Let’s focus on 2 toxins in particular; triclosan and phthalates.



Found in deodorants, antiperspirants, cleansers, and hand sanitizers. Also found around the house lining garbage bags, kitchen utensils, laundry detergents, facial tissues and most products labelled ‘anti-bacterial’.

The health effects of triclosan are considered to be endocrine disruption, having a direct effect on your hormones, specifically on your thyroid. Where a small exposure to triclosan may not be harmful, we exposure ourselves to hundreds of triclosan containing products each day!

First manufactured in the 1960’s, triclosan was used then used in surgical scrub kits in the 70’s due to its antimicrobial properties. From there, industry started to add it to all sorts of products before much thought was given to potential health effects.

In August 2009, the Canadian Medical Association asked the Canadian government to ban triclosan use in household products in fear of its potential role in increasing the number of ‘super bugs’ or antibiotic resistant bacteria. In June of 2014, Minnesota officially banned the use of triclosan in antibacterial soaps. Since then, Proctor & Gamble and Johnson & Johnson have publicly announced that they will stop using triclosan.

Although these actions are steps in the right direction, the problem is also that triclosan easily bio-accumulates – builds up in the environment – since it does not readily breakdown or decompose.

How do you avoid such a ubiquitous compound? Read your labels, be informed, shop wisely. For an anti-bacterial effect, use soap and water – studies says it’s just as good at killing bugs.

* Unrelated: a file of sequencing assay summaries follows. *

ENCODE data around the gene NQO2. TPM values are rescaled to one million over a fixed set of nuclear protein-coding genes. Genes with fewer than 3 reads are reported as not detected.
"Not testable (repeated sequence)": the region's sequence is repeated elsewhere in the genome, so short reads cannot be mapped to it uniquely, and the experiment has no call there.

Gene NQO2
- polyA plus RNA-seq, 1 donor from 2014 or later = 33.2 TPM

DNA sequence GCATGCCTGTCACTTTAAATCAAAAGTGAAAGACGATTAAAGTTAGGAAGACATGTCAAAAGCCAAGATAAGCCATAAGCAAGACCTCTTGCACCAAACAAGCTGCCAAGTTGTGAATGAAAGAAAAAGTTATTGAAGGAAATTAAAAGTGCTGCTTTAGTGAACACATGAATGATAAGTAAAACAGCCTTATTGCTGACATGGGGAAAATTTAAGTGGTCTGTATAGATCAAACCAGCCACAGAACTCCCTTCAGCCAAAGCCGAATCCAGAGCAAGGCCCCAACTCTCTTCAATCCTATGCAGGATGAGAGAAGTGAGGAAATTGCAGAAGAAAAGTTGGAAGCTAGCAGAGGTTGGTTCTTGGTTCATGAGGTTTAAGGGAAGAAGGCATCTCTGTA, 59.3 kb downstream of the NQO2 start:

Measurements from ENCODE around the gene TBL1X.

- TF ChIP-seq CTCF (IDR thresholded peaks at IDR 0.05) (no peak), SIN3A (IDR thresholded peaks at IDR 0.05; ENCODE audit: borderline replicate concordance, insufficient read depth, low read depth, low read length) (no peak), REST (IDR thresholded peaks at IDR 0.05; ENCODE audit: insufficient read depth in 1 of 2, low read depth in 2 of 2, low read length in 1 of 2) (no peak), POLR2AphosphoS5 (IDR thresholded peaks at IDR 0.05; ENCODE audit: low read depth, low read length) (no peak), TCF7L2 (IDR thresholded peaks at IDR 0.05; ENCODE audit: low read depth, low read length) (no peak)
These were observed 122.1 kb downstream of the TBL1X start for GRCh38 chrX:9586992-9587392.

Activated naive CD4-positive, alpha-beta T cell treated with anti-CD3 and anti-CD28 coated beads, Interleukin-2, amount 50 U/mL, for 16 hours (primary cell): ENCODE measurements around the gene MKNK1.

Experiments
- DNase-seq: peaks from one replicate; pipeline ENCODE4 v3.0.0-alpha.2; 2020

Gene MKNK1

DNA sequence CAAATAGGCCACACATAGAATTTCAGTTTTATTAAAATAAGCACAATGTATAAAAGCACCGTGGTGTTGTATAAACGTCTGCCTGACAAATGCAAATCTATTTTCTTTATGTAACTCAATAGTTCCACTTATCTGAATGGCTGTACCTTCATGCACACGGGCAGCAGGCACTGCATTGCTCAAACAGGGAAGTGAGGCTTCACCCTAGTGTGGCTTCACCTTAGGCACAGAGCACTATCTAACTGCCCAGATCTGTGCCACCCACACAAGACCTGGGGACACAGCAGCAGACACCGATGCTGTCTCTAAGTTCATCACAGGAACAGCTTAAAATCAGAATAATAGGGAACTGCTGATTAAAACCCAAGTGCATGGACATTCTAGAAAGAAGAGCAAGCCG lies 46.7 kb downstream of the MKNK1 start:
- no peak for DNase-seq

Phthalates – pronounced ‘f-thay-lates’

Smell pretty? It could be the phthalates. These man-made chemicals are endocrine disruptors found primarily in scented products and are linked to asthma, and reproductive system problems. In 2008 the Journal of Andrology released a study that found that the average American male had sufficient levels of phthalates in his bloodstream to lower his testosterone levels. Low testosterone is linked with poor muscle tone and low sperm quality. Sounds good, eh? If your shaving cream or body wash smells good and ‘perfum’ or ‘fragrance’ is listed as an ingredient than beware.

Gradually phthalates are being phased out of use in Canada however always read labels carefully since dibutyl phthalate, DEHP and DEP and also phthalates. In doubt? Call the manufacturer.

In addition, this group of chemicals is widely used as a plasticizer to soften plastics such as in your fun plastic shower curtain. Persistent in the environment, phthalates are found in household dust particles, drinking water and fatty tissues (both in the meat you eat and in your body).

Curious about where else to find phthalates and their health effects, Wikipedia has some good info to get you rolling.



The bottom line, you can’t avoid phthalates or triclosans since they are now contaminating our environment. But you can make smart choices in the pharmacy, grocery store and each morning when you walk into the bathroom.